Leading as state agents: Narratives of Shanghai principals

Research output: Chapter in Book/Report/Conference proceedingChapters

3 Citations (Scopus)


This chapter explores how neoliberal educational reforms have shaped the work lives of school principals in China and how Chinese principals have located themselves in relation to the two domains of the lifeworld and systemsworld in their schools. Using narratives collected from three high school principals in Shanghai, the chapter illustrates that Chinese schools, like their Western counterparts, face the challenges of an invading systemic power flowing from the state and the market. All three principals feel under pressure to meet the systemic expectations imposed on their schools. However, what makes the situation that Chinese principals face quite distinct is the strong presence of the state and relatively muted role of the market. The primary role of a school principal in China is as an agent of the state. Copyright © 2016 Simon Clarke and Tom O’Donoghue.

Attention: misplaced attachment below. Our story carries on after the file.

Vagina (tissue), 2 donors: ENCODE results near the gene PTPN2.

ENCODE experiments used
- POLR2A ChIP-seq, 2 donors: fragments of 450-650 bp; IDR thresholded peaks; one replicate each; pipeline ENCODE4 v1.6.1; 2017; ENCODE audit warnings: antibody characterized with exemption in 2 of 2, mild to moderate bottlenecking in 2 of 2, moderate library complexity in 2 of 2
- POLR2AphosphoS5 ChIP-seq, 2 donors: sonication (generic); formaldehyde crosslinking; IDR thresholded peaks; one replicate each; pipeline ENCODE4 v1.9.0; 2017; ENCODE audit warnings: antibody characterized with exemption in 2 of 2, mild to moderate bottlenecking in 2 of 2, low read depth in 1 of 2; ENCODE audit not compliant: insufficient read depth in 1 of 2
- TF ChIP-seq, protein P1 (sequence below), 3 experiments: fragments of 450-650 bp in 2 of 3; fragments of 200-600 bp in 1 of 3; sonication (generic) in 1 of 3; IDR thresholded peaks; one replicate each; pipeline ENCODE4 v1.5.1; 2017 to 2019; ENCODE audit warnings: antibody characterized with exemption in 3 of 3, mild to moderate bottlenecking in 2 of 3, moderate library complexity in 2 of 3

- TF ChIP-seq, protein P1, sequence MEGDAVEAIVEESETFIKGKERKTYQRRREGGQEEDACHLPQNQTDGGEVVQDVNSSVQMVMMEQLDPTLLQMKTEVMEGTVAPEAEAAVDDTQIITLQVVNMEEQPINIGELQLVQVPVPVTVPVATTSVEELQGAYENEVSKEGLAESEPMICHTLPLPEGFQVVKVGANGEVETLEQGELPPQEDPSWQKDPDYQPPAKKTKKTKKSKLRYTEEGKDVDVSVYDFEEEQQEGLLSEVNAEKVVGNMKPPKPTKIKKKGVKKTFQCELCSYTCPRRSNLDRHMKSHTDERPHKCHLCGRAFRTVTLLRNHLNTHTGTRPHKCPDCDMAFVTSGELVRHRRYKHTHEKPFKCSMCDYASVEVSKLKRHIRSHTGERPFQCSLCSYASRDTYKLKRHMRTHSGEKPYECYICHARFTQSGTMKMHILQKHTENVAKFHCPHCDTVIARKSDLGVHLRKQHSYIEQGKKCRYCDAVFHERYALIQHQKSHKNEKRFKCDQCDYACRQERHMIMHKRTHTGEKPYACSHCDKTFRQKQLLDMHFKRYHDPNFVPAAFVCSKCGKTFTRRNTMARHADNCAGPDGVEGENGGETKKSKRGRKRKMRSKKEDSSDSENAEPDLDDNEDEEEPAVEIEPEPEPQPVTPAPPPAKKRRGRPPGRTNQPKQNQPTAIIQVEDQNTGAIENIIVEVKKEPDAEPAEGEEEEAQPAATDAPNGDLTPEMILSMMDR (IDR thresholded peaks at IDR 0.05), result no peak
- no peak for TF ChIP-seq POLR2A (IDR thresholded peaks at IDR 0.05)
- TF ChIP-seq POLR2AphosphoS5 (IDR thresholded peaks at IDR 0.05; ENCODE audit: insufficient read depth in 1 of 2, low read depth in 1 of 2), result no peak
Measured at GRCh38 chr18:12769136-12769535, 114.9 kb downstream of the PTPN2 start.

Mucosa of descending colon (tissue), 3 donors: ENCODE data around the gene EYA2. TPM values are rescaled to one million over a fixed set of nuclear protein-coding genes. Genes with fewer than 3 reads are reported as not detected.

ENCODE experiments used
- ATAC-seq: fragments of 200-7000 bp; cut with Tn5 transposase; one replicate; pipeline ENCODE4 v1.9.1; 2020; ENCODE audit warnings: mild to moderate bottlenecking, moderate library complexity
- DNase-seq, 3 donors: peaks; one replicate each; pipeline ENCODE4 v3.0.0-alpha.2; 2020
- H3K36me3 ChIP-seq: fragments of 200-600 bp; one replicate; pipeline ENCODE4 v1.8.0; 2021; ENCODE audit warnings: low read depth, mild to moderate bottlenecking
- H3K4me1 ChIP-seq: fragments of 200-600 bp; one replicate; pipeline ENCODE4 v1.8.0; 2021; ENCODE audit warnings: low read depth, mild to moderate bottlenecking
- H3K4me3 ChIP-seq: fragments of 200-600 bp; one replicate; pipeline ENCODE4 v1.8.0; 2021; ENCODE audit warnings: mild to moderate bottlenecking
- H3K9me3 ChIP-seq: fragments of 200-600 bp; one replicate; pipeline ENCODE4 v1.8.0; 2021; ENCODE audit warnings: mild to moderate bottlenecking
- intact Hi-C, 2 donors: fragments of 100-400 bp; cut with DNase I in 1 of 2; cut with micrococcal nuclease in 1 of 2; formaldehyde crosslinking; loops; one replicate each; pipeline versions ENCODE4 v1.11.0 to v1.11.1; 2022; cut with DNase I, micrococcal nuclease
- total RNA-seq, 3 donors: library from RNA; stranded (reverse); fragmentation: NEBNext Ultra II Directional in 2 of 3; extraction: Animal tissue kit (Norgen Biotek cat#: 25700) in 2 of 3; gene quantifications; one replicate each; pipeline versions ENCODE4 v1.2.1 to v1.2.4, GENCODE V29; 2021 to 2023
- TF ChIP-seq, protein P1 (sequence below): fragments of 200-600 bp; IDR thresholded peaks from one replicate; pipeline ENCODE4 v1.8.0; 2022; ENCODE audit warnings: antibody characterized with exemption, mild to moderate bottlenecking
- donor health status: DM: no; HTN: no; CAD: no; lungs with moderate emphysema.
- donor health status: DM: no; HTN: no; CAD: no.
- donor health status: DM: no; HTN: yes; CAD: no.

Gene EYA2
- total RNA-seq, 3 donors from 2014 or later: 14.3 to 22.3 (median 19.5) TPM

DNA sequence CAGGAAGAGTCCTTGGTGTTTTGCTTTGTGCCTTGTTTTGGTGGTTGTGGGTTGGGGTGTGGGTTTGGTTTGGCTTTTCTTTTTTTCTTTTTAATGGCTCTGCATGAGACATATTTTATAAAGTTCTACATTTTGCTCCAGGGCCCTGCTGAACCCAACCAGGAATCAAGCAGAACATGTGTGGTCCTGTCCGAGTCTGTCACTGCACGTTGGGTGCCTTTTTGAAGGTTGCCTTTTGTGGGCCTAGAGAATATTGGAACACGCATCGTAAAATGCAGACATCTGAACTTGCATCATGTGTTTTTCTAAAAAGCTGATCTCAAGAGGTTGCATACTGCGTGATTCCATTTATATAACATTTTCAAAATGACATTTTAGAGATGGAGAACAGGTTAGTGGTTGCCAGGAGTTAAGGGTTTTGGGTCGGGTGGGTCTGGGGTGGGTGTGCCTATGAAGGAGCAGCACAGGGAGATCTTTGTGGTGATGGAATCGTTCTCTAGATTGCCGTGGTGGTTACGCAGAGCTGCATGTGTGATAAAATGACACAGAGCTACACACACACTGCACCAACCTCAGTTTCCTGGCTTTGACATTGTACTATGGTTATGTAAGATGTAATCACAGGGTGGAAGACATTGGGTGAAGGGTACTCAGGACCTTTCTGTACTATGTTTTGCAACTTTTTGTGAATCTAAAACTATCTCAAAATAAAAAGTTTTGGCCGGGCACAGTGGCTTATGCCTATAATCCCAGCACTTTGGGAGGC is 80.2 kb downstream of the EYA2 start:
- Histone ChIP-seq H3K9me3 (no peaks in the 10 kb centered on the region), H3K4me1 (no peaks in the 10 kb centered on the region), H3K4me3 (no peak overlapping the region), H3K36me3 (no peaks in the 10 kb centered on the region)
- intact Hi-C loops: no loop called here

Original languageEnglish
Title of host publicationSchool leadership in diverse contexts
Place of PublicationAbingdon, Oxon
ISBN (Electronic)9781315745633
ISBN (Print)9781138817319, 9781138817326
Publication statusPublished - 2016


Qian, H., & Walker, A. (2016). Leading as state agents: Narratives of Shanghai principals. In S. Clarke & T. O'Donoghue (Eds), School leadership in diverse contexts (pp. 153-171). Abingdon, Oxon: Routledge.


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